LaHood unveils bipartisan Classified Documents Accountability Act

U.S. Rep. Darin LaHood (R-IL) on March 24 signed on as the lead original cosponsor of bipartisan legislation that would implement tougher enforcement for the mishandling of classified documents. 

“As a former state and federal prosecutor, I believe it has become clear that there must be reform and clearer penalties for individuals who mishandle classified information,” Rep. LaHood said. “Our bipartisan legislation will help better safeguard our nation and bring accountability to a vital process for our national security.”

The Classified Documents Accountability Act, H.R. 1791, which is sponsored by U.S. Rep. Mike Quigley (D-IL), would create a civil penalty of up to $500,000 per violation for unauthorized removal or retention of classified documents or materials, according to a bill summary provided by the lawmakers.

Additionally, H.R. 1791  would require the president and the vice president, or their designee who is a federal public sector employee, to certify that they have not retained any classified materials, and would create penalties for an outgoing president or vice president who does not submit certification, including a pension reduction of up to 50 percent and the suspension of office space, staffing, and travel allowances, the summary says.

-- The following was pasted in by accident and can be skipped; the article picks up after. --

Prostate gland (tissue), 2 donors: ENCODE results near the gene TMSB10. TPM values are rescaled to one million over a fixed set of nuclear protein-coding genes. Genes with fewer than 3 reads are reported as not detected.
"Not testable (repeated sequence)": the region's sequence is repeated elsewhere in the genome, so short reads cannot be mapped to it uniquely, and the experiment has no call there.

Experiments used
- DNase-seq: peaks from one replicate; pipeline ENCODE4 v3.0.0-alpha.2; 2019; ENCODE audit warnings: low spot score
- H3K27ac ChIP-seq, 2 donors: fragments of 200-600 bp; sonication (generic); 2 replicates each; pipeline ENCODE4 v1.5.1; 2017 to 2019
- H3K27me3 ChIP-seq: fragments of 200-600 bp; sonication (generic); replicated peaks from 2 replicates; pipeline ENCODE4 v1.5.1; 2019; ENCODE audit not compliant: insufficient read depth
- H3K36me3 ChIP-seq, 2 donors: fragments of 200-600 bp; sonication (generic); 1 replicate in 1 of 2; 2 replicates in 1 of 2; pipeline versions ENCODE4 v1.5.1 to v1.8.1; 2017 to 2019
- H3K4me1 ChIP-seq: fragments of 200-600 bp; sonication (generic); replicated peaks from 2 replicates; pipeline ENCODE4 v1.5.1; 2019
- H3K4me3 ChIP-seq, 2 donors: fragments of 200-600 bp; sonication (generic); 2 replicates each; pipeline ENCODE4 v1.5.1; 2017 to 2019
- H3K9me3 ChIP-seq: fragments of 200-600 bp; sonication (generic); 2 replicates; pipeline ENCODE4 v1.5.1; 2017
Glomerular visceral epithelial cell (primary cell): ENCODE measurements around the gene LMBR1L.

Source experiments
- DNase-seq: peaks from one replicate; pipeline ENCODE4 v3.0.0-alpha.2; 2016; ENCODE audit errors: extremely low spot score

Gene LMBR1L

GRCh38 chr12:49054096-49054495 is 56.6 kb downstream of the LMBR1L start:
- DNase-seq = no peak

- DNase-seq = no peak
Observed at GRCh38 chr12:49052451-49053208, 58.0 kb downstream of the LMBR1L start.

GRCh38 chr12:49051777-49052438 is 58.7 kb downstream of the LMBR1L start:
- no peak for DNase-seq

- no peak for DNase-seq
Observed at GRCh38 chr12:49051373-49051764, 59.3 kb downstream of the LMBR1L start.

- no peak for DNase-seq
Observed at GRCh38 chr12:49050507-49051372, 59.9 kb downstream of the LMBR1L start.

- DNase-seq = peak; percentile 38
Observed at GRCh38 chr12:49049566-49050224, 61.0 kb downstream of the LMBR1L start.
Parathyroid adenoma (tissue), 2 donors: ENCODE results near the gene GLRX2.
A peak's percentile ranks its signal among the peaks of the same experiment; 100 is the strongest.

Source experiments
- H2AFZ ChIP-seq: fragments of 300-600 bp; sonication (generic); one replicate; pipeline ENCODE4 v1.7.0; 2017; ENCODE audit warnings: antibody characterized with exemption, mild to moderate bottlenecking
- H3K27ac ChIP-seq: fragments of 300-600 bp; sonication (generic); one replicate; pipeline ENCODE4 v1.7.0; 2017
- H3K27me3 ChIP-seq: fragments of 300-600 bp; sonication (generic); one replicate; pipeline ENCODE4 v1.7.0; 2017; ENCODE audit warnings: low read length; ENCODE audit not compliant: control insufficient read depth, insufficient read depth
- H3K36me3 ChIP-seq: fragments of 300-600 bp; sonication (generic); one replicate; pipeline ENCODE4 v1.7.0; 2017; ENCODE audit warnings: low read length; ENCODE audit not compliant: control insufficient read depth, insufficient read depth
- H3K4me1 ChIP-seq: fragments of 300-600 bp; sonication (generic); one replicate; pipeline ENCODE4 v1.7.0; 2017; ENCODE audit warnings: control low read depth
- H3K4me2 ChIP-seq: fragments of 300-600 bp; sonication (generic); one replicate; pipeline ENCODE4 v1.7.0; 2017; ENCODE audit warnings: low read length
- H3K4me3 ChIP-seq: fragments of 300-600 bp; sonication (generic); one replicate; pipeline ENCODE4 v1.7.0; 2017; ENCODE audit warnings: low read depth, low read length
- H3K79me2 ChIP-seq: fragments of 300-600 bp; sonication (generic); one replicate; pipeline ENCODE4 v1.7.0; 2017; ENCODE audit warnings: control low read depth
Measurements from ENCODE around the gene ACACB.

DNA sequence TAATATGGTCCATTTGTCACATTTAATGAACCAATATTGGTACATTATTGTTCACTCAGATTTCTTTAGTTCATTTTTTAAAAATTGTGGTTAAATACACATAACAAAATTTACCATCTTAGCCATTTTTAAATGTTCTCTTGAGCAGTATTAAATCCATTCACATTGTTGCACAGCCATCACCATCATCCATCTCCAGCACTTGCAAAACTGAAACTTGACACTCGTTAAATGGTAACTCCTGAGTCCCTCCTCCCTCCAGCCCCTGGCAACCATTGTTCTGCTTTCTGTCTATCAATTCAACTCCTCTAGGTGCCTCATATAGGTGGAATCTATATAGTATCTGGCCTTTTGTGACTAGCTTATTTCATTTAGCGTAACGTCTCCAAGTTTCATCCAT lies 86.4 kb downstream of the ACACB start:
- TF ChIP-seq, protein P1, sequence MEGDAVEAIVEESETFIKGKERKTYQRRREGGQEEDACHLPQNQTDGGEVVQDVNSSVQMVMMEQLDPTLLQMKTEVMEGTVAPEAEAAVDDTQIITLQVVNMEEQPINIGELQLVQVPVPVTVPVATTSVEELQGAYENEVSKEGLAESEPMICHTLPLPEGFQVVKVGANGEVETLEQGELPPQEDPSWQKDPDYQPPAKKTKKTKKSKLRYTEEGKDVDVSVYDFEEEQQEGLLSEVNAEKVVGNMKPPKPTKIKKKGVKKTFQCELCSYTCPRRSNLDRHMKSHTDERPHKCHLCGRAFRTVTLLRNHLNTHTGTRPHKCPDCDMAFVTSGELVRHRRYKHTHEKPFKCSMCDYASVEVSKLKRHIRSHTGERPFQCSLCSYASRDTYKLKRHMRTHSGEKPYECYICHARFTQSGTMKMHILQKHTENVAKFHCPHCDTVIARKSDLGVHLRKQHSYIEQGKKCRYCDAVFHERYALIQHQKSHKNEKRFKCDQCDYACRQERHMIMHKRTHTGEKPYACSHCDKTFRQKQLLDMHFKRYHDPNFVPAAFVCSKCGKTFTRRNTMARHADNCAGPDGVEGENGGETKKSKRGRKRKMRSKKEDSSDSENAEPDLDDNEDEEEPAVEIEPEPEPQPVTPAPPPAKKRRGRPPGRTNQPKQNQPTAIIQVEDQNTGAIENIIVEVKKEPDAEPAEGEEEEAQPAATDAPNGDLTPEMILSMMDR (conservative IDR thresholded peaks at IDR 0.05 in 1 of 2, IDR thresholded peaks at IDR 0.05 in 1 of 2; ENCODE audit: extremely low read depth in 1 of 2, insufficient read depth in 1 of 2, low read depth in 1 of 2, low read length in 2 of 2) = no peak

The bill also would establish a screening and certification process for classified materials during the transition period between administrations, as well as a formal logging and certification process for presidents and vice presidents to turn over classified materials to the National Archives and Records Administration at the end of a presidential term, states the summary.

“Recent events have shined a light on the need to implement penalties for top-level officials who inappropriately keep classified documents, regardless of their intent,” Rep. Quigley said. “There must be accountability for carelessness.”